The Intersection Of Education And Society

Have you ever noticed that it seems the harder you push back against difficult students, the more resolute they become? As strange as it may seem, resisting difficult students strengthens their behavior. Any first year teacher knows that no amount of scolding, detentions, whatever, work. It is like these students get on a destructive path and their egos become committed to seeing it through, sometimes to the point of expulsion from school. Even then, they will say the teacher or the principal had it in for them. They complain to family and friends that their teacher does not like them. It may even be true. I had teachers who did not like me. It did not stop me from getting a begrudging A in their class anyway. Now we all know we cannot change anybody. We can only change ourselves. We know this, but somehow it does not stop us from trying anyway.

A strange thing about human behavior is that the more we try to change a person, the more set in their ways the difficult person becomes. So give it up. Someone said the definition of insanity is continuing to do the same things that never work. At the same time, teachers cannot allow anarchy in their classrooms. Here is one approach to the dilemma. “Fighting” difficult students only makes them more difficult, so turn their behavior to a productive purpose. After butting heads with Jeremy, a seventh grader, a few times, I realized he was simply argumentative. One day as he was warming up to another major class disruption, I took him out into the hall. “What’s up with all this argument? ” I asked him. “I not arguing,” he answered. “I’m an independent thinker. I have my own opinions about things.” (With that I knew he had come out of some of that phony critical-thinking curriculum that’s out there, mixed in with some of that phony self-esteem stuff). I started with his own words.

“Okay, the whole point of education is to teach people to think, so I am really happy you value thinking and want to learn how to think. “That’s what I’m doing, he rejoined. “Well, actually what you are doing is just repeating your opinion, only more loudly. “So here’s the deal. The way you defend you opinion is by showing with facts and logic why your opinion is justified. For example, if I have a silly opinion like smoking cigarettes is good for health, just because I can say that louder than you can does not make the opinion right. I went on. “Next time you feel your opinion is being challenged, find one additional fact or piece of logic and share that in a voice lower than mine. That will also help your classmates learn to defend their opinions. Can we do that? Jeremy agreed. “We’ll have a secret symbol.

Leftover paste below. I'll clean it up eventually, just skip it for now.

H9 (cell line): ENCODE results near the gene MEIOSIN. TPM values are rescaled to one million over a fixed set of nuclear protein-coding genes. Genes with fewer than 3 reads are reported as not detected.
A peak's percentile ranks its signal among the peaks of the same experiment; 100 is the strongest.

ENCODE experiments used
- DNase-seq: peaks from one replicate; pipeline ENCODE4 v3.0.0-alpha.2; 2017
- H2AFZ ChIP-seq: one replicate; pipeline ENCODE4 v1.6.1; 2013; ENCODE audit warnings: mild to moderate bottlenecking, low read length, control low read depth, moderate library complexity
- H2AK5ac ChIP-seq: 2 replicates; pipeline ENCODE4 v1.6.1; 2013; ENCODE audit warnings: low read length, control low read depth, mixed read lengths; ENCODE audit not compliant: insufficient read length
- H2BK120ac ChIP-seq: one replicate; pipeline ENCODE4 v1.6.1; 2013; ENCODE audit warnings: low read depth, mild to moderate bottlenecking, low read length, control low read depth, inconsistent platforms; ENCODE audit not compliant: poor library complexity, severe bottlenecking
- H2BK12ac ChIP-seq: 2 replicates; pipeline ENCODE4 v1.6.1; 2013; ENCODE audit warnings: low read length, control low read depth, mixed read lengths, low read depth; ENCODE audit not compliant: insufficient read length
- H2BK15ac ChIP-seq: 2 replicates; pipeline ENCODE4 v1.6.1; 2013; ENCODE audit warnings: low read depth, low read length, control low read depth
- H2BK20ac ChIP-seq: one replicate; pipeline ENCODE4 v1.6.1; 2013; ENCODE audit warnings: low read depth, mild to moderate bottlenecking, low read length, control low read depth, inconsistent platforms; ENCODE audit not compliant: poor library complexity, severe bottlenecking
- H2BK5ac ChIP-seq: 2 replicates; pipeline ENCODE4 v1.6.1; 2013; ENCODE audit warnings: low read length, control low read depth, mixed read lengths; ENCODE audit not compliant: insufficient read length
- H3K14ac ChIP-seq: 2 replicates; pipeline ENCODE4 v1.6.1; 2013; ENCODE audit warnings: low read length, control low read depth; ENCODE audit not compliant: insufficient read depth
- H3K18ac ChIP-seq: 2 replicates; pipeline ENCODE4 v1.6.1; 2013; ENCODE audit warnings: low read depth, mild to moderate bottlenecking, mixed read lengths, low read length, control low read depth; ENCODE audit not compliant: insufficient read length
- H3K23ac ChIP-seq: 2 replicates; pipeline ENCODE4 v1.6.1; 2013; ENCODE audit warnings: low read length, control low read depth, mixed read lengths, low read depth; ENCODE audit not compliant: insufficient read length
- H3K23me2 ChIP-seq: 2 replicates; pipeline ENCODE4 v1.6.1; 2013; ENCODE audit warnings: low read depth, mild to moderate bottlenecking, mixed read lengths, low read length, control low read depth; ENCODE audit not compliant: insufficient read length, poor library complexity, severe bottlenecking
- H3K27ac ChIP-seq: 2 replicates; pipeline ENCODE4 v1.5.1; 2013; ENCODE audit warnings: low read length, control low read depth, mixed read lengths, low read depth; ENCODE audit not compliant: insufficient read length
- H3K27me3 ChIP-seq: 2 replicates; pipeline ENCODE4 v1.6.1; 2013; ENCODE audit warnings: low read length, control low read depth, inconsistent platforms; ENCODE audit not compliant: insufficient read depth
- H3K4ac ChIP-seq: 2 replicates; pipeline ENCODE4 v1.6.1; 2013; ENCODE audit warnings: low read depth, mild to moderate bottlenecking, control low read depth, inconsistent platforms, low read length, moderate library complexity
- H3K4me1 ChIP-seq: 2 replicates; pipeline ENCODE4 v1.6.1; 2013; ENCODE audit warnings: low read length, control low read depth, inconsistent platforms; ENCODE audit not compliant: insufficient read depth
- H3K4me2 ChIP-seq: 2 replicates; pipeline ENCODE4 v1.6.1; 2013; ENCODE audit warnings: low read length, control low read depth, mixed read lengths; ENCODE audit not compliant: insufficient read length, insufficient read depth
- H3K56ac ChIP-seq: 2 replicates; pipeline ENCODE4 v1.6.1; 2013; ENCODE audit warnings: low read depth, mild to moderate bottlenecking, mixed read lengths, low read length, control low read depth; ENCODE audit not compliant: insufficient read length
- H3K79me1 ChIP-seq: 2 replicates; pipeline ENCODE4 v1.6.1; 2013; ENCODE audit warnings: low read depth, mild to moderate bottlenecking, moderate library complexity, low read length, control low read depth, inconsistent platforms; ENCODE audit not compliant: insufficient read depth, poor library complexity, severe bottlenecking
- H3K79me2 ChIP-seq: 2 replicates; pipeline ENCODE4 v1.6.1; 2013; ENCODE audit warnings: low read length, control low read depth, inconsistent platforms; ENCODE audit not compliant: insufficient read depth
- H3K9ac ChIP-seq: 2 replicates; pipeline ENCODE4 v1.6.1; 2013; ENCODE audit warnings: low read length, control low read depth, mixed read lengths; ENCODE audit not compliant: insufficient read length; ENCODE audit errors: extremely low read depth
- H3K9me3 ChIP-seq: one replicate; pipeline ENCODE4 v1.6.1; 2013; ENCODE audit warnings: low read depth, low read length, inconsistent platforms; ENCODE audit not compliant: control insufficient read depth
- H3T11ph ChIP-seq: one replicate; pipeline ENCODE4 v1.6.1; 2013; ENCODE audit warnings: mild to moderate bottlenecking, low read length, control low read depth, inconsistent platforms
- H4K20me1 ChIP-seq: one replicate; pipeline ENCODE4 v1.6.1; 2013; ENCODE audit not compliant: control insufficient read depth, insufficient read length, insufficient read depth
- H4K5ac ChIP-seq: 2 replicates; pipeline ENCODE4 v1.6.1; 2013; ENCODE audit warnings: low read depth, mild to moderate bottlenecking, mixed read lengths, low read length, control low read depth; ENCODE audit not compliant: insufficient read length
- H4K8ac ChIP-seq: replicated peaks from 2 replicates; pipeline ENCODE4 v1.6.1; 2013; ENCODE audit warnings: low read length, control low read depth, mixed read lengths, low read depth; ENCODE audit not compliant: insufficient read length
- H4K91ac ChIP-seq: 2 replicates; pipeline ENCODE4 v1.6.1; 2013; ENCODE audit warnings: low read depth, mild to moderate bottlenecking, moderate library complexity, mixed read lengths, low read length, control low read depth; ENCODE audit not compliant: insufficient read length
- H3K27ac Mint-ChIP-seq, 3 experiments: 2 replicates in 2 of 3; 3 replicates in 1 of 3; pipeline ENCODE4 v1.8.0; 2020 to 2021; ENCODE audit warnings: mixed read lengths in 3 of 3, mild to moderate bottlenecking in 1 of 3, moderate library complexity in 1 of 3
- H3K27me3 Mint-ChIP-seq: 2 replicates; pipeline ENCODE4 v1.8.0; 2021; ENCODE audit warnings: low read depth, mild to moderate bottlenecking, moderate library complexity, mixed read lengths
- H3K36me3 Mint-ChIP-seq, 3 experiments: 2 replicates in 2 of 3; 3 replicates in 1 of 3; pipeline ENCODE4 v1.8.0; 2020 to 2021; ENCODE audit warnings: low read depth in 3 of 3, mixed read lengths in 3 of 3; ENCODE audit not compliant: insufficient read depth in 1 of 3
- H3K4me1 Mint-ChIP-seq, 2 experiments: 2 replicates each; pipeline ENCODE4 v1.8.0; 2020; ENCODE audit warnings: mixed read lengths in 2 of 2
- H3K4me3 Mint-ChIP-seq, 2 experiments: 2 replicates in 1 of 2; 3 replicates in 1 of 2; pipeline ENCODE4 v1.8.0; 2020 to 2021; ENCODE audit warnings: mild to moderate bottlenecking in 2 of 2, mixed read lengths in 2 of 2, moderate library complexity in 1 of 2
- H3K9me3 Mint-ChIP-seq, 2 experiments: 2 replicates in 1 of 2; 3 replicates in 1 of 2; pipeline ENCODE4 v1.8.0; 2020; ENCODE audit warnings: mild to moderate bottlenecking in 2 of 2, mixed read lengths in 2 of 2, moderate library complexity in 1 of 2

When you are starting to get loud, I”ll put my finger to my lips. It worked,but not instantly, and not without a little backsliding at first. 2. The one who throws your words at you. Double challenge: when his buddies back him up. Sometimes the student is honestly misremembering. Sometimes the student is hoping that since teachers talk so much, day in and day out, you will not possibly remember what you said. Sometimes you really did forget what you said. Getting into an argument about what you said or did not say is pointless. You need to know what you said. Most the of the time, the student is objecting to your enforcement of a class policy or points lost for not meeting one or more criteria of an assignment. You had already prepared by not only clearly presenting the class policies and assignments out loud, but also every student possesses the policies and assignments in writing. Calmly point out the relevant chapter and verse.

If the student is still being difficult, and especially in the company of friends, you may want to separate him from his support group before you talk to him. Or you may realize that the students are expressing a sense of powerlessness. Then discuss the objective of the policy or assignment, get agreement with the objective, and SINCERELY ask the students how they would like to go about reaching the objective. Finally, sincerely consider their views, and possibly modify the policy or assignment. 3. The one who complains all the time. Make these students your eyes and ears in the classroom. Students observe all the time that stuff goes on right under the noses of teachers and the teachers do not do anything about it. I once had a pair of students extorting money from their classmates everyday for weeks right under my nose. I knew something was going on.